Thursday, April 21, 2016


Michael Vine told me about a very interesting trick performed by Ron Wilson, ‘The Uncanny Scot.’ Ron asked Michael to take a deck of cards, hold it under the table and give it a shuffle. With the cards still under the table, Michael then looked at the top card, remembered it, and placed it anywhere in the middle of the deck. Satisfied that there was no way Ron Wilson could know anything about his selection, Michael brought the deck back into view. Ron asked him to take out one of the Queens from the deck and hand it to him. Ron put the Queen to his ear as if the card was whispering to him. He listened. And then announced the name of Michael’s card. Ron had never touched the deck. It was completely baffling.

Michael thought about the trick and did a little research. When he next saw Ron he said, ‘Annemann’s $1,000 Test Card Location.’ And Ron smiled. 

Annemann published the $1,000 Test Card Location in his booklet SH-H-H—It’s a Secret in early 1934. It was a good enough trick to headline the advert for the book. He said it was based on a principle he read ‘in one of Ellis Stanyon’s magazines back around 1907.’ I can’t find anything for that date but did find mention of the principle in the July 1913 issue of Stanyon’s Magic magazine. Stanyon was writing about stacked decks and how they could be given an Overhand Shuffle by the spectator and yet still be useful to the magician:

It amounts to this: As a last resource you allow the pack to be shuffled and take the chance of having a card selected from a portion of the pack where the shuffle has not separated it from its adjoining cue card.

He went on to say:

In support of all this I have shuffled the pack no less than six times, purposely dropping half the cards on one occasion, and even then failed once only (in six times) to name the card. Even after more and repeated shuffles, I find that I can, as often as not, name the drawn card. This fact in respect to the genuine shuffle of an arranged pack, is one of the prettiest things in conjuring I have ever discovered - it’s the hitherto considered impossible achieved absolutely.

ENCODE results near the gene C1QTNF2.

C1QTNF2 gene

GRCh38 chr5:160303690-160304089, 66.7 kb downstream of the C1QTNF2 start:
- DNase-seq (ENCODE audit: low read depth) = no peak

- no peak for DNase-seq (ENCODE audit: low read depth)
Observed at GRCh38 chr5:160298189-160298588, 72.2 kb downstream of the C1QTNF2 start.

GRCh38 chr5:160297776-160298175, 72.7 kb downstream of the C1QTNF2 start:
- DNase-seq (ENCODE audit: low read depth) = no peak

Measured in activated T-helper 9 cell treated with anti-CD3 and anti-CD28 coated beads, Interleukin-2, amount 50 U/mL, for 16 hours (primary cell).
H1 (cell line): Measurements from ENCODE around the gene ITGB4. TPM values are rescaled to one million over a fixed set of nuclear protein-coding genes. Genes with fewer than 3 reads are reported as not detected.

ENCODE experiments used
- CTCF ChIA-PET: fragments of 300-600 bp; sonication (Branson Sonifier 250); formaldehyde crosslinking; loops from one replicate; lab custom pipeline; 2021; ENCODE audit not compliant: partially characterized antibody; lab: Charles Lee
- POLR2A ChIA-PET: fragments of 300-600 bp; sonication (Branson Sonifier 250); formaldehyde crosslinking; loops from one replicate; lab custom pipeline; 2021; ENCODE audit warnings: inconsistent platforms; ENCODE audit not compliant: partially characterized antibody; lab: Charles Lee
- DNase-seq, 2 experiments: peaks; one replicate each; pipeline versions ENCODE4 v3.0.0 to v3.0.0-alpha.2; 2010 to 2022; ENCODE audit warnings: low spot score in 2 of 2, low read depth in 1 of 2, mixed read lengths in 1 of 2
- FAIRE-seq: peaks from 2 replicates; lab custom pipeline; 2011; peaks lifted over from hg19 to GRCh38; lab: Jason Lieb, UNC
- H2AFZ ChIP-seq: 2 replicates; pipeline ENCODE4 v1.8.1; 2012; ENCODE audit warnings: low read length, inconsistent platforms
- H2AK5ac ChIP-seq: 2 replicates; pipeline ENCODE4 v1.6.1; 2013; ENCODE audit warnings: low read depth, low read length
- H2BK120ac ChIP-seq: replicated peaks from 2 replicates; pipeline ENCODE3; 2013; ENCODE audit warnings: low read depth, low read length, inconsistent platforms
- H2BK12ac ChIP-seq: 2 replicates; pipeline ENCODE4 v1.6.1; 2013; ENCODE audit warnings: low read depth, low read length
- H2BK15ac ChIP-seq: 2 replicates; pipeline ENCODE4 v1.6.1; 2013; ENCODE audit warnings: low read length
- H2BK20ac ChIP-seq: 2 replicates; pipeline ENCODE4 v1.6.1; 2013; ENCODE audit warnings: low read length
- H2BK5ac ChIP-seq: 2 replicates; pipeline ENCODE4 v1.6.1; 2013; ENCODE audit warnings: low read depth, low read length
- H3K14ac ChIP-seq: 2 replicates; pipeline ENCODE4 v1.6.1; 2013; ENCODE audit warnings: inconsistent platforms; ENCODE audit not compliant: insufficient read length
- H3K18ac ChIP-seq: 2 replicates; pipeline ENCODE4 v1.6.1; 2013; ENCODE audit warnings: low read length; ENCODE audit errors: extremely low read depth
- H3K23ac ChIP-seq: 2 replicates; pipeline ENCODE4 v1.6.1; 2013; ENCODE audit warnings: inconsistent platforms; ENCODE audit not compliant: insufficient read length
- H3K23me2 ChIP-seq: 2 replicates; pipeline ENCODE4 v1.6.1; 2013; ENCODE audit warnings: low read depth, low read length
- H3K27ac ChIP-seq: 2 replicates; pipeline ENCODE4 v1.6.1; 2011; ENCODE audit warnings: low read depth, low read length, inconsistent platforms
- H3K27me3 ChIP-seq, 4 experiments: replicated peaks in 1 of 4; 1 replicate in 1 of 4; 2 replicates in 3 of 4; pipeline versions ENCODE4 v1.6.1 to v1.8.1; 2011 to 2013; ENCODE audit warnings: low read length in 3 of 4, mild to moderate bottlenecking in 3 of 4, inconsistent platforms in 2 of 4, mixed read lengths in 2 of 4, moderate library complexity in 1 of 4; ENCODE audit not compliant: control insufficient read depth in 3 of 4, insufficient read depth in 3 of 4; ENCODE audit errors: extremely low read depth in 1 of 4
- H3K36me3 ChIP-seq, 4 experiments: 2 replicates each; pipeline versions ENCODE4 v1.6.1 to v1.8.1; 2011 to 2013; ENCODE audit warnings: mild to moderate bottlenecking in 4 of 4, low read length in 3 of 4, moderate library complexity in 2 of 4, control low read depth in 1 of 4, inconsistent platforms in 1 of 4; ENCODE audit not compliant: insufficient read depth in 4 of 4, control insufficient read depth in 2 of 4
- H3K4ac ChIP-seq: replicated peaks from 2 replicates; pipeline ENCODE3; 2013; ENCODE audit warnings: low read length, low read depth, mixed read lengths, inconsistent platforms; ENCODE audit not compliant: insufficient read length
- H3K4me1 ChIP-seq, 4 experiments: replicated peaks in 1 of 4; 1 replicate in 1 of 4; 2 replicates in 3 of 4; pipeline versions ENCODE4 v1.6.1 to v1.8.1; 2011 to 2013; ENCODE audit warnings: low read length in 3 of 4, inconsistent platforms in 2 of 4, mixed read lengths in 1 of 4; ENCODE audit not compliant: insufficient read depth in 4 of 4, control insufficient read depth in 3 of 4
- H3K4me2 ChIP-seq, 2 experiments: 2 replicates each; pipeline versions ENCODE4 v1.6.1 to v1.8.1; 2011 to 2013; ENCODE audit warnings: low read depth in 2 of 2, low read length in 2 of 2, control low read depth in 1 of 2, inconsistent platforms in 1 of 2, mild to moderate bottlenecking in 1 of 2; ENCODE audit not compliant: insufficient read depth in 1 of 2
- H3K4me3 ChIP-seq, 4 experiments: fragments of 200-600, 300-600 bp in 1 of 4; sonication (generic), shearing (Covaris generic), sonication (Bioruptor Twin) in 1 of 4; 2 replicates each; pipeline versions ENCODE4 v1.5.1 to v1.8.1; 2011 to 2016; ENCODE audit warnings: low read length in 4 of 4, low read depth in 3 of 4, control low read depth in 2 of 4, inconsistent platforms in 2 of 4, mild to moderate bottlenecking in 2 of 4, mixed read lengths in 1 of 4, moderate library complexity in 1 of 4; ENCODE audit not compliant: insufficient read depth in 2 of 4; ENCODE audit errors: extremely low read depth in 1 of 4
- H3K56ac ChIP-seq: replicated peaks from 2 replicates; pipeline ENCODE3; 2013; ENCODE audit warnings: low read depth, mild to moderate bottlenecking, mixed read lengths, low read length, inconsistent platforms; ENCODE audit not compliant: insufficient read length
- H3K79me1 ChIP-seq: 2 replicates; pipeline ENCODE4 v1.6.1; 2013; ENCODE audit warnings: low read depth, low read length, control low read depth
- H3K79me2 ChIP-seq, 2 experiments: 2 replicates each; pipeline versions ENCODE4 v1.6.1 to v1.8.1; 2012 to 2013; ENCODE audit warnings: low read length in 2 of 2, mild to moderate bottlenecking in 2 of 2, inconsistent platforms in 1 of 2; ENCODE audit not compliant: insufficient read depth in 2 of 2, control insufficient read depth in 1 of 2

Annemann used this principle in his $1,000 Test Card Location. The deck is stacked in Eight Kings or Si Stebbins order. He handed the deck to the spectator and asked him to shuffle them. He hurried the spectator along by saying, ‘Ready?’ and then asked them to cut the deck once and complete the cut. Then look at and remember the top card and then bury it in the centre of the deck. 

The shuffle doesn’t entirely mix the cards. It breaks the deck up into chunks. The final cut is likely to be in the middle of one of those chunks. Annemann took the deck back, glimpsed the face card and used it to deduce the name of the card that was once on top of the deck.

Annemannn didn’t say much about the presentation of the trick. He just took the deck back and named the card. That’s where Ron Wilson comes in. Ron had been performing The Whispering Queen routine since at least 1956 because there’s a reference in the May 1956 issue of The Linking Ring to him performing it at Ring 116 in Windsor Canada. It was a favourite trick and he explained it in full in the January 1971 issue of Genii magazine. The effect is as follows:

Spectator is asked to take a deck of cards into the next room out of sight of the performer. He is told to shuffle and cut the deck, place a card in one of his pockets without looking at it, and return to the performer who simply asks the spectator to give him one of the ‘Queens’ from the deck. Putting the queen to his ear, performer then tells the spectator the name of the card in his pocket.